A liver abscess can be detected by various imaging modalities although they do not identify the etiology (amebic versus pyogenic ) [5]. Abdominal ultrasonography, the recommended initial study, demonstrates a sensitivity of 75% to 90% and differentiates an abscess from solid lesions such as tumors. Computed tomography (CT) scan is associated with an up to 95% sensitivity and contrast-enhancement helps distinguish an abscess from a tumor. Magnetic resonance imaging (MRI), like CT, is sensitive but not specific for the diagnosis of an abscess.

Other

Percutaneous needle aspiration of the hepatic abscess can be performed if needed [11].

Multiple Liver Cysts
  • Ultrasound, MRI and CT scanning will show multiple liver cysts. Treatment : this is only needed if symptoms occur. As with simple cysts, options include aspiration-sclerotherapy and deroofing. Liver transplantation is occasionally employed.[patient.info]
Pleural Effusion
  • Gross fluid derangements including pleural effusion, edema and ascities were observed in 39% cases and 6% had rupture of abscess. All patients were treated with standard antimicrobial regimen and discharged with initial recovery.[ncbi.nlm.nih.gov]
  • In 5 patients, pleural effusion was observed in chest radiographs. IHA titer was 128 in 10 patients and 512 in 8 patients. Median days to defervescence was 2 (range 1–5 days).[wwwnc.cdc.gov]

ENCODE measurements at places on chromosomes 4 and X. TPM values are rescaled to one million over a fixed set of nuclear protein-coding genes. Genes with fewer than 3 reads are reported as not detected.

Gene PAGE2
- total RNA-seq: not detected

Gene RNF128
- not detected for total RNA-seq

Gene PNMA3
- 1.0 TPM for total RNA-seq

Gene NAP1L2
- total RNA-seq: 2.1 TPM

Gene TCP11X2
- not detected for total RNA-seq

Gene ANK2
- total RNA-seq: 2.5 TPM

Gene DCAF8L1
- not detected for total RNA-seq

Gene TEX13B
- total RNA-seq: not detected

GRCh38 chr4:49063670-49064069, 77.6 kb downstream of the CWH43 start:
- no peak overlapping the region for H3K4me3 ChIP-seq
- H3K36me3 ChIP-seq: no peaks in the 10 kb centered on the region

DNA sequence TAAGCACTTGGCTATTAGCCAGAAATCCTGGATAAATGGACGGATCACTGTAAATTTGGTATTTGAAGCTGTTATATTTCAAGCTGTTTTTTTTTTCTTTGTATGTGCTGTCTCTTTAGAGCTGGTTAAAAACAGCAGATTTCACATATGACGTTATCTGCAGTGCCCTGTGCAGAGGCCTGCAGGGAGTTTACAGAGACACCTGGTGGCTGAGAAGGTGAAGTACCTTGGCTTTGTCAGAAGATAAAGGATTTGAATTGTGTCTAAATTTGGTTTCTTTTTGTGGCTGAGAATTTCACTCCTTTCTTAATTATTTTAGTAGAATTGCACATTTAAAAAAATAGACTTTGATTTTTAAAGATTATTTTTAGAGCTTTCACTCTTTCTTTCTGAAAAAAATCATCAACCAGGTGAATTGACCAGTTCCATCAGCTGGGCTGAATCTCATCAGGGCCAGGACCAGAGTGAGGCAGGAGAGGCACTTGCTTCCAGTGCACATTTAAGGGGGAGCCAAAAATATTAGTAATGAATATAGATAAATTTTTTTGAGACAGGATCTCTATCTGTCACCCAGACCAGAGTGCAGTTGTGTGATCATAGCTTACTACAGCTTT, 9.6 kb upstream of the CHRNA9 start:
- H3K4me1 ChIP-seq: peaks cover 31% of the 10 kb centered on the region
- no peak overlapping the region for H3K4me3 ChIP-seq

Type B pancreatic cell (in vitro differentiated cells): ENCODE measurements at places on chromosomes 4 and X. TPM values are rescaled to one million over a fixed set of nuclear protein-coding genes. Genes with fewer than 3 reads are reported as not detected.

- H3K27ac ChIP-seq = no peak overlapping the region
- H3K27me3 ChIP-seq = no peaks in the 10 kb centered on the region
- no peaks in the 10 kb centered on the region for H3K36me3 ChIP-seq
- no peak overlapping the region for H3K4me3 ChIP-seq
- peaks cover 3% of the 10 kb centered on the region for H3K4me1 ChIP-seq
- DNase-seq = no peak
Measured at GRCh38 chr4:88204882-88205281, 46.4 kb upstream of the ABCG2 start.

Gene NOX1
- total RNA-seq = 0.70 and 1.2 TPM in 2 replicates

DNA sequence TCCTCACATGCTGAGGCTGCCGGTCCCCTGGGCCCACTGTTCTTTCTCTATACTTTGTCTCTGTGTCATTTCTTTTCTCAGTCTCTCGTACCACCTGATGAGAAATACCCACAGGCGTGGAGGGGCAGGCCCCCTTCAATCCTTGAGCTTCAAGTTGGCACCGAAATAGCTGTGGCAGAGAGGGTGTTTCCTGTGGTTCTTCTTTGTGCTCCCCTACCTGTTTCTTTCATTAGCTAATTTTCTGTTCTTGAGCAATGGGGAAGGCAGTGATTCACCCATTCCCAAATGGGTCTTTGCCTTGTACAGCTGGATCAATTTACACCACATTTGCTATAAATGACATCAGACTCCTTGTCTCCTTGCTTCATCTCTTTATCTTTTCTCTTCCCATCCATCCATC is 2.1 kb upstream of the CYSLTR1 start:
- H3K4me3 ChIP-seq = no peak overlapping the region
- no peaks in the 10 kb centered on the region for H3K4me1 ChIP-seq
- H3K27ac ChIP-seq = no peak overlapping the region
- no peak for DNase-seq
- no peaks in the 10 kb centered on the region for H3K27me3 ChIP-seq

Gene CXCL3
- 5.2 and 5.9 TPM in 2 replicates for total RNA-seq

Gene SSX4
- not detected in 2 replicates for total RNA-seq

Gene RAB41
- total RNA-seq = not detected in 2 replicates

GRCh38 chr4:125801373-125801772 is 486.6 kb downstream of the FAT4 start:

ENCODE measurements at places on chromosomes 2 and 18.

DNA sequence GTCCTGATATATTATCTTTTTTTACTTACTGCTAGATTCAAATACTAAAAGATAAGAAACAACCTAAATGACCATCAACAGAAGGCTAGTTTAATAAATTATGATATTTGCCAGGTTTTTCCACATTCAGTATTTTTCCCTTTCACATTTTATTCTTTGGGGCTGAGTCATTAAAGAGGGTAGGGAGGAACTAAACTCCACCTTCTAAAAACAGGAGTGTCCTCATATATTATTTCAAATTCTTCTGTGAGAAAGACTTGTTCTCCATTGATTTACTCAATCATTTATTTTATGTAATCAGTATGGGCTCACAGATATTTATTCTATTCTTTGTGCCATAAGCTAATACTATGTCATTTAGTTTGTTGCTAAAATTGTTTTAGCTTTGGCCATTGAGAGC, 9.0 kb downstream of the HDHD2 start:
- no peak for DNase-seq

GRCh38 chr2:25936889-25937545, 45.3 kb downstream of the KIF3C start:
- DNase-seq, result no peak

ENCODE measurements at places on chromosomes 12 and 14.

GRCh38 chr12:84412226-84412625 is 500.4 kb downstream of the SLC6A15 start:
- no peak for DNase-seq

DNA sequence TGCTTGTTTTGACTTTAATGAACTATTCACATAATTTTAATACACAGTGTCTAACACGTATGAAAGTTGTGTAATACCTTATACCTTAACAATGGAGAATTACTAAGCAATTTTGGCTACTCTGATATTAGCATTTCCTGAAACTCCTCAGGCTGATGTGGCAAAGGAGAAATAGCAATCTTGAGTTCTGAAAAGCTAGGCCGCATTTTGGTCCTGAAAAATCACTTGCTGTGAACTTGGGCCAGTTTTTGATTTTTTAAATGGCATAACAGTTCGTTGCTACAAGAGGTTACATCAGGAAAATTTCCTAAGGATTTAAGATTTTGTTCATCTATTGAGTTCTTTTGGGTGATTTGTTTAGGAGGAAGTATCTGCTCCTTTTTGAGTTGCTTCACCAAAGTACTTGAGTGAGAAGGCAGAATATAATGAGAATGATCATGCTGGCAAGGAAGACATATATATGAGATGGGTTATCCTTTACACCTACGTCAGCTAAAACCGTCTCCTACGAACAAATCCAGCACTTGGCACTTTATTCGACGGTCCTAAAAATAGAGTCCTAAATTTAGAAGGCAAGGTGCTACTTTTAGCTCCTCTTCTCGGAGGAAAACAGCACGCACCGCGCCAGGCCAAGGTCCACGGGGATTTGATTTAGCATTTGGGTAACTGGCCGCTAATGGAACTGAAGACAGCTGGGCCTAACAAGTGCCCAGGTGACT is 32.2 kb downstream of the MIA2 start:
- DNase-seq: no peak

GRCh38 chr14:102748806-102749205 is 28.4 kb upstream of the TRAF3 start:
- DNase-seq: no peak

• Pleural Effusion secondary to amoebic liver abscess 14. An amoebic liver abscess causing a bulge in the dome of the diaphragm 15. Amoebic liver abscess burst into the right pleural cavity 16. 17. 18. I.[slideshare.net]
  • effusion perihepatic fluid collection gastric or colonic involvement retroperitoneal extension Ultrasound May appear as a hypoechoic lesion with low-level internal echoes and absence of significant wall echoes.[radiopaedia.org]
Pleural Rub
  • Finally, pleural rub and/or pericardial rub are heard in those with complications.[symptoma.com]
  • Diaphragmatic irritation from abscess might refer pain to the right shoulder or result in cough or pleural rub. Classified by presumed origin: Bacterial: Up to 50% develop from biliary tract ( cholangitis ).[hopkinsguides.com]

Treatment

  • Since treatment recommendations are still inconsistent comparing conservative and interventional treatment modalities, we evaluated treatment modalities in our patients.[ncbi.nlm.nih.gov]
  • Such drainage has proved to be safe provided that the patient is receiving antiamebic drug treatment.[ncbi.nlm.nih.gov]
  • MATERIAL AND METHODS: This study was conducted to compare the efficacy of two different treatment modalities i.e. drug treatment alone vs. drug treatment and aspiration of abscess cavity in patients with small (up to 5 cm) and large (5 cm to 10 cm) size[ncbi.nlm.nih.gov]